grounding

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grounding

[′grau̇nd·iŋ]
(electricity)
Intentional electrical connection to a reference conducting plane, which may be earth, but which more generally consists of a specific array of interconnected electrical conductors referred to as the grounding conductor.

Grounding

Intentional electrical connections to a reference conducting plane, which may be earth (hence the term ground), but which more generally consists of a specific array of interconnected electrical conductors, referred to as the grounding conductor. The symbol which denotes a connection to the grounding conductor is three parallel horizontal lines, each of the lower two being shorter than the one above it (Fig. 1). The electric system of an airplane or ship observes specific grounding practices with prescribed points of grounding, but no connection to earth is involved. A connection to such a reference grounding conductor which is independent of earth is denoted by use of the symbol shown in Fig. 2.

The subject of grounding may be conveniently divided into two categories: system grounding and equipment grounding. System grounding relates to a grounding connection from the electric power system conductors for the purpose of securing superior performance qualities in the electrical system. Equipment grounding relates to a grounding connection from the various electric-machine frames, equipment housings, metal raceways containing energized electrical conductors, and closely adjacent conducting structures judged to be vulnerable to contact by an energized conductor. The purpose of such equipment grounding is to avoid environmental hazards such as electric shock to area occupants, fire ignition hazard to the building or contents, and sparking or arcing between building interior metallic members which may be in loose contact with one another. The design of outdoor open-type installations presents special problems.

Installations in which earth is used as a reference ground plane present special problems. To design an earth “floor surface” for an outdoor open-type substation which will be free of dangerous electric shock voltage exposure to persons around the station is a difficult task.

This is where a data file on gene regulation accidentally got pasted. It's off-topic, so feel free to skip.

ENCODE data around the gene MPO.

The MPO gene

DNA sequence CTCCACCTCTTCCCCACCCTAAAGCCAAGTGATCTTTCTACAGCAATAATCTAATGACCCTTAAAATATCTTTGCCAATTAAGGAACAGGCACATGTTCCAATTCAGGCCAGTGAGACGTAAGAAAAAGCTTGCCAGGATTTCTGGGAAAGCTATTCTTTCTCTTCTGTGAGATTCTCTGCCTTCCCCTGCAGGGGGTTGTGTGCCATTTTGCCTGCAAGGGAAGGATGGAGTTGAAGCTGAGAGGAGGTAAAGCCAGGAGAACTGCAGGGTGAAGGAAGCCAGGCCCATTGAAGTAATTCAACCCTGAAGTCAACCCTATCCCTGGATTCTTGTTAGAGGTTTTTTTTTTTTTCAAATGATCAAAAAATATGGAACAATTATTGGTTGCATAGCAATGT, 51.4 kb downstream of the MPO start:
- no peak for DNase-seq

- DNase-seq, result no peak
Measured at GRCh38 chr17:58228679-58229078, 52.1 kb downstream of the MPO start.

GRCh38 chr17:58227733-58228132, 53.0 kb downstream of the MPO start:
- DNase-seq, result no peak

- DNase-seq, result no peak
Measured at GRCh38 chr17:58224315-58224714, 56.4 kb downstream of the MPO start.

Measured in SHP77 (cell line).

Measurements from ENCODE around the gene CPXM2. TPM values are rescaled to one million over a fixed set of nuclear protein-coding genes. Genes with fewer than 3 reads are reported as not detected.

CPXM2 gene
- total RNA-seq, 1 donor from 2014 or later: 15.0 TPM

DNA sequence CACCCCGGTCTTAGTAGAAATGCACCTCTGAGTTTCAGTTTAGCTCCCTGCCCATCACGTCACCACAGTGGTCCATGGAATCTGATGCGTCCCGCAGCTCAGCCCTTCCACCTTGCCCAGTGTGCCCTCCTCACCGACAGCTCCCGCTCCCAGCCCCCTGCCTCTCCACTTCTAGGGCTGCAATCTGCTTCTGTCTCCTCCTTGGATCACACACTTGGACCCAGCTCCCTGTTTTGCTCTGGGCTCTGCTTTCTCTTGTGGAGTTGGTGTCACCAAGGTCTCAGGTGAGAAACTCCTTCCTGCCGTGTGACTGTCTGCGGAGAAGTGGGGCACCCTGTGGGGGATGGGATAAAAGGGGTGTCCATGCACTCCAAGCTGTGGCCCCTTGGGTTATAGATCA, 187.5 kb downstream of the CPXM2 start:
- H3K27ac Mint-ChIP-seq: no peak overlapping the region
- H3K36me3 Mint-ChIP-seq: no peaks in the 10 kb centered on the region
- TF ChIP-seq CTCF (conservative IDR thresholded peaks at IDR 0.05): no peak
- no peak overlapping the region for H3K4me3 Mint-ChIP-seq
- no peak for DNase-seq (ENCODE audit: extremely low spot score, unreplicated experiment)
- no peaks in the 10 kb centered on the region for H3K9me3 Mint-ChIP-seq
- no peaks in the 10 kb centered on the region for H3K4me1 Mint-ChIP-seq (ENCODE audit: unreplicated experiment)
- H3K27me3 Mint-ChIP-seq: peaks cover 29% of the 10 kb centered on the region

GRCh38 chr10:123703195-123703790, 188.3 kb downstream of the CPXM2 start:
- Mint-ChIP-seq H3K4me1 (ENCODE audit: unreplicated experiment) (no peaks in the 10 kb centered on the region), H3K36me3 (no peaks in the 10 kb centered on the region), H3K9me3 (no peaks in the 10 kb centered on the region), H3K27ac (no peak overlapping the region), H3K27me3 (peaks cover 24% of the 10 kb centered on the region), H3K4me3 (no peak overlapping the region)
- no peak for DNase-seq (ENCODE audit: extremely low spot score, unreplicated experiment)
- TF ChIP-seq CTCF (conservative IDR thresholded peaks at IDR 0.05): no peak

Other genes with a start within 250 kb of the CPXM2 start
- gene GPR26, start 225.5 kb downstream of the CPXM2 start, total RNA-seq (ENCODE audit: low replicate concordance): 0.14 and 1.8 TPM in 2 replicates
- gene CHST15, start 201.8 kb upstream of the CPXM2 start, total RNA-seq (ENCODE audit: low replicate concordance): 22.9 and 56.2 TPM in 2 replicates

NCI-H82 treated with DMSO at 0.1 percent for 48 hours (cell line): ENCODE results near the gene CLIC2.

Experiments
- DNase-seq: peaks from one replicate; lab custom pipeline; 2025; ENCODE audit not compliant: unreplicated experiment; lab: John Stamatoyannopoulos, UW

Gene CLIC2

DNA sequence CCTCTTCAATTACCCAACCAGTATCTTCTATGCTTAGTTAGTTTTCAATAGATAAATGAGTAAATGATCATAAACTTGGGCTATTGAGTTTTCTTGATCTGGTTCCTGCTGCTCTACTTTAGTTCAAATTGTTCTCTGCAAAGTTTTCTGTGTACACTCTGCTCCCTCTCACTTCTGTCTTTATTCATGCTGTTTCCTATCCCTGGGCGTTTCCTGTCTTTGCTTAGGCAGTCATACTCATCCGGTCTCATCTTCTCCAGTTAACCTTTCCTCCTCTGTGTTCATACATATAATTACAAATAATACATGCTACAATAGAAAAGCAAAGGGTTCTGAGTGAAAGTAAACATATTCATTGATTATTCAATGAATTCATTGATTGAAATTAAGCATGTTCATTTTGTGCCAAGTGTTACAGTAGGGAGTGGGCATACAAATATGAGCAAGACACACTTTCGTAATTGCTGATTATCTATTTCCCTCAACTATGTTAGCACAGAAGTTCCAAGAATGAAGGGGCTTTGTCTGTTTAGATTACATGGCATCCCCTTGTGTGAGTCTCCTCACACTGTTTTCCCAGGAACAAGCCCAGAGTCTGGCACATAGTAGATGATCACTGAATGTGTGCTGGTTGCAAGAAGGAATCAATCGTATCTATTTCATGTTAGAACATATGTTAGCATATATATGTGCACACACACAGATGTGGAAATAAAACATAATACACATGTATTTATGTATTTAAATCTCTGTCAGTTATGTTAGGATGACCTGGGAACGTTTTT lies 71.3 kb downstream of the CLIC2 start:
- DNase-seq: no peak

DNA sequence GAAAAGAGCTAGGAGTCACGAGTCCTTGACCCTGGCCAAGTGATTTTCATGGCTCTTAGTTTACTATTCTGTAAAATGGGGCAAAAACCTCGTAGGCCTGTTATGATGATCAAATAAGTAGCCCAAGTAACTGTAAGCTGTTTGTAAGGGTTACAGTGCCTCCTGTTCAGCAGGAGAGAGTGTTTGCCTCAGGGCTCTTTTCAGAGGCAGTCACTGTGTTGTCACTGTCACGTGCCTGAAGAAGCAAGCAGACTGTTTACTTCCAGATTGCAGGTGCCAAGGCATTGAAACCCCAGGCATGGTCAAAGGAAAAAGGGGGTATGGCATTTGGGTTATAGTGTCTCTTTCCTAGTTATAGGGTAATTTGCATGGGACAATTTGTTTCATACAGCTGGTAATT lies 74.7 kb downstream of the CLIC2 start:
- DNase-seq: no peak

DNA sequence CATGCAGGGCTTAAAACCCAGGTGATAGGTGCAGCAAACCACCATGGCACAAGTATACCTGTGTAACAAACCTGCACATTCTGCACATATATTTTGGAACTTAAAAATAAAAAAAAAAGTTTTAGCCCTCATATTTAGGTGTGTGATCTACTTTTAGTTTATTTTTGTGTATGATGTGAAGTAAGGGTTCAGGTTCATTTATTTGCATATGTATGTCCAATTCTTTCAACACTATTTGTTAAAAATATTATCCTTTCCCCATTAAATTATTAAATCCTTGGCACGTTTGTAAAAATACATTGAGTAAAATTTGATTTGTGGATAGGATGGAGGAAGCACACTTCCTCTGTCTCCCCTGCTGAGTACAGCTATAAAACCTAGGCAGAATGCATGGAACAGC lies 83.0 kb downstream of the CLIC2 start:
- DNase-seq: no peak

grounding

i. Declaring a pilot or an aircraft unfit to fly by the competent authority.
ii. Connecting a conductor to a ground or earth circuit.
References in periodicals archive ?
the possibility of arbitrary orientation of the grounding.
For specified point such a deviation can be explained by the difference in the cross section of the local grounding, its corrosion wear, or the difficult path of the grounding trail (the depth of bedding is variable, and the grounding itself has not a straight line, but an arbitrary shape at a distance of less than 0.
NICHOLAS WOLTERSTORFF is concerned to find an appropriate grounding of human rights understood as inherent natural rights.
WOLTERSTORFF ON THE PROJECT OF GROUNDING HUMAN RIGHTS
The potential number of groundings may be based on (Simonsen 1997):
Total expected number of groundings over a unit of time:
But the grounding of two foreign vessels one after the other in Tubbataha should be looked into, Gazmin said.
Both groundings destroyed the existing relief, creating large rubble fields from which large rubble was subsequently removed or stabilized during restoration activities (Marine Resources Inc.
Because most of the large vessel groundings and anchor damage events off Ft.
There is a methodology which takes into account the high level of uncertainty and randomness of groundings.
Fedoseenko computational capabilities make it possible to implement an algorithm for calculating non-equipotential complex combined groundings as a universal one.